(Lady Boothroyd) Of course not!

Mr Illsley

  194. Sir Edward, how did you formulate within your own mind that you would call Michael Martin as first candidate during that election? Did you seek advice from the clerks, soundings from groups of members or usual channels, or were you simply aware of the feeling of the House that Michael Martin had the majority?
  (Sir Edward Heath) You mean how did I put them in the order in which I did?

  195. Yes. The argument is that, in the past, the first nominee was actually voted on first until the procedure was changed and there was some argument that perhaps the first candidate nominated, who was not voted on until the very end of the procedure, perhaps is in a stronger position than those members who are nominated as amendments to the substantive motion.
  (Sir Edward Heath) I do not think that applies. I do not think that, if a member nominated was in a stronger position and was not put in first place, he will get through. It will not be the first place that affects it, if that is the point you are getting at, which I think it is. Looking at it, however, to me it was very clear that the one I put first was the strongest. Here was a party with a majority of 173, and you could not expect them to do anything other than go for the one which they wanted. Now, there was a great mistake in our people thinking that there ought be a change from the Labour side to the Tory side. You cannot expect a party which has just got that majority to come in and say, "Yes, of course we want this small minority to have the Speakership"—it is just not practical politics—but the time will come when they say, "This has been long enough now", but that will be some time yet. That was my judgment about it. To be perfectly honest, however, I wanted to get all the nominations to give them the opportunity of standing up and facing the voters so, when I worked out the order, it was an order of parties but also an order of individuals. I was rather surprised, as the election went on, that some of them still stayed in but one or two said to me afterwards, "Well, it was an experience we could not get any other time anywhere else, and we shall never try and get it again; we are glad to have had one chance".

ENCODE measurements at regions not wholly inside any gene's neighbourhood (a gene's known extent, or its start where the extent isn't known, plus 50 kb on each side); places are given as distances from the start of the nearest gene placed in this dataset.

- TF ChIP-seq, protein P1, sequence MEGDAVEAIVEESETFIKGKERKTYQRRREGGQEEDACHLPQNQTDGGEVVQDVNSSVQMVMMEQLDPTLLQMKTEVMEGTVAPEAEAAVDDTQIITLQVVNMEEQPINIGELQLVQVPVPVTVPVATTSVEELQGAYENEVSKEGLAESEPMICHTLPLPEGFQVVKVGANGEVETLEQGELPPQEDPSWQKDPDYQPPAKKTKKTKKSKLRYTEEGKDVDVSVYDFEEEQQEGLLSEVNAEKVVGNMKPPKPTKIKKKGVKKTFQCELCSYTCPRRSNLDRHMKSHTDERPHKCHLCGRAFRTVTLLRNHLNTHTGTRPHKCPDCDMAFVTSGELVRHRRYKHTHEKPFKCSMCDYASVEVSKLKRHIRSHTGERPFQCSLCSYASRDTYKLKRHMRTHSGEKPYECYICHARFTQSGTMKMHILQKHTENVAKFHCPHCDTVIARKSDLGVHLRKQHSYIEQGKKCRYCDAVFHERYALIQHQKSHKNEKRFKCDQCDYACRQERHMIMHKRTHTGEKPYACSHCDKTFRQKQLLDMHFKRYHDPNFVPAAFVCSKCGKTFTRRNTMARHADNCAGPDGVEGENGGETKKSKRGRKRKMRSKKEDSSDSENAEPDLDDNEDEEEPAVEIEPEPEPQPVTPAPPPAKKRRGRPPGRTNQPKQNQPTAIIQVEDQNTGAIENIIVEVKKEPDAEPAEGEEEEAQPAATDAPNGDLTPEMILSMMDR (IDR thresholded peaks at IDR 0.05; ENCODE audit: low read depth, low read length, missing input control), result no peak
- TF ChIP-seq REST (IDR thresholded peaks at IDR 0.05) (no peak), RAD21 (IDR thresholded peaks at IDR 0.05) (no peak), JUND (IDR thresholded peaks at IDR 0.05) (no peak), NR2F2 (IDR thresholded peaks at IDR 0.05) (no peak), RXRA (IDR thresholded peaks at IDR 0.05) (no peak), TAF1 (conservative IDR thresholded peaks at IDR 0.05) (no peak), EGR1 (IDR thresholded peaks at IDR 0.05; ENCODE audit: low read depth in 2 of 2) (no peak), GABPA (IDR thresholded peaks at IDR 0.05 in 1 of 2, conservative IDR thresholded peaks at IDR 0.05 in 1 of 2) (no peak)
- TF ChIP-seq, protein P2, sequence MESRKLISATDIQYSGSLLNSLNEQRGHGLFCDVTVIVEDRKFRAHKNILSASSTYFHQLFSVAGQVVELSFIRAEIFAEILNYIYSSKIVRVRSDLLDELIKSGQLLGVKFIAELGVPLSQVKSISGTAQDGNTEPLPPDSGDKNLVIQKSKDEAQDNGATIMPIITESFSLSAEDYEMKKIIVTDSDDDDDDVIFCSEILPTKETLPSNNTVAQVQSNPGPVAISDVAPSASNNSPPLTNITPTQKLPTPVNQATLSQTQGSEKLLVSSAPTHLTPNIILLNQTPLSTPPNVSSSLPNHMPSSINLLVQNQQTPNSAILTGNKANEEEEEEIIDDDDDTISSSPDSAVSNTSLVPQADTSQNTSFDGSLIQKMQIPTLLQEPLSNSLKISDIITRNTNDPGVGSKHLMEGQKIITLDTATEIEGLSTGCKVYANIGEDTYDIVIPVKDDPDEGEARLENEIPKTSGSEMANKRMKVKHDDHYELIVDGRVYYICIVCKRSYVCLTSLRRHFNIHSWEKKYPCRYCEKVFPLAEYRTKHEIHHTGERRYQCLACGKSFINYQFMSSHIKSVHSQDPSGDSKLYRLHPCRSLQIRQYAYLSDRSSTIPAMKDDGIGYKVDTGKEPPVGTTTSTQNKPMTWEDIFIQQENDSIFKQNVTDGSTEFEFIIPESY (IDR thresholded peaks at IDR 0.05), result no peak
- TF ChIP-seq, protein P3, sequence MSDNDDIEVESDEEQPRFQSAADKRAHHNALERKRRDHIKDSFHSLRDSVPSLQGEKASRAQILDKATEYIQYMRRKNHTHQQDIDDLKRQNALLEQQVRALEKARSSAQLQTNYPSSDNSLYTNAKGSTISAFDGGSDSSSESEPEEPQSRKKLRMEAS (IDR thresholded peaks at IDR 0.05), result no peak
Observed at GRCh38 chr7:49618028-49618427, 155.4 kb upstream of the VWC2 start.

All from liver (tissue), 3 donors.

(Lady Boothroyd) May I make a comment on that? I cannot obviously answer for Sir Edward as to why he chose to put one particular candidate first but let me say that I think, whichever candidate he put first or last, the result would have been no different than it was on 23 October, quite frankly.

Mr Efford

  196. Sir Edward, given your last answer, do you still feel there is a role for the Father of the House in terms of the procedure determining the order in which people speak in the House? Even if we were to go for a ballot of people speaking in the House, there still would be an order of play. Would there be a role for the Father of the House in that or should we move to some other system such as drawing lots?
  (Sir Edward Heath) As far as the election is concerned?

  197. Yes, and the order of the election.
  (Sir Edward Heath) No. I think it is perfectly clear. As I say, I took the liberty of putting the candidates in that order. Somebody has to do it and you cannot spend a lot of time casting lots as to the order they are going to be in before you then cast lots for them to be Speaker. Time is limited; we took up over seven hours as it was. No, I think you can leave calling people to the Father of the House and I think, if he is wise, he will try to make sure that everybody stands a chance of coming in. As I said, however, I do not think this is going to happen for some time to come. There will be very many fewer people who will want to go into this contest and, if the people inside the parties are sensible, they will get hold of their own people and say, "Look, we cannot have all of you standing in. Let's work out whom we really do want".


  198. If there is a ballot, surely it is likely that on the ballot people will be entered in alphabetical order and, if there then is a speech from each candidate—however many there are—they would be taken, I presume, in alphabetical order, rather than on this occasion when you had a much more difficult task?
  (Sir Edward Heath) Then they will all become hyphenated.
  (Lady Boothroyd) I think Sir Edward had a very difficult task to perform which he did tremendously well on the 23rd, but I think what you are saying, Chairman, is that there would be a ballot paper—and let me give my view, if I may—with the surname in alphabetical order and that is how it would be done. Then I would like to see all candidates speak perhaps one after the other and the vote taken, with no sponsors in between saying what good chaps they are and what wonderful spouses they have.

  199. Is this agreed by your colleagues?
  (Lord Weatherill) Yes.
  (Sir Edward Heath) No.